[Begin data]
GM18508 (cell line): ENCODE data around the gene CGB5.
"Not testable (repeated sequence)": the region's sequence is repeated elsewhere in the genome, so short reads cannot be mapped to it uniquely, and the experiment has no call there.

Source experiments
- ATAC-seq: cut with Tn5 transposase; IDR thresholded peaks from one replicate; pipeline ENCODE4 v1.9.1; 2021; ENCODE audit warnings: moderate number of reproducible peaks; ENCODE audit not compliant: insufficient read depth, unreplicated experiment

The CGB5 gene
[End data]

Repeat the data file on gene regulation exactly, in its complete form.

GM18508 (cell line): ENCODE data around the gene CGB5.
"Not testable (repeated sequence)": the region's sequence is repeated elsewhere in the genome, so short reads cannot be mapped to it uniquely, and the experiment has no call there.

Source experiments
- ATAC-seq: cut with Tn5 transposase; IDR thresholded peaks from one replicate; pipeline ENCODE4 v1.9.1; 2021; ENCODE audit warnings: moderate number of reproducible peaks; ENCODE audit not compliant: insufficient read depth, unreplicated experiment

The CGB5 gene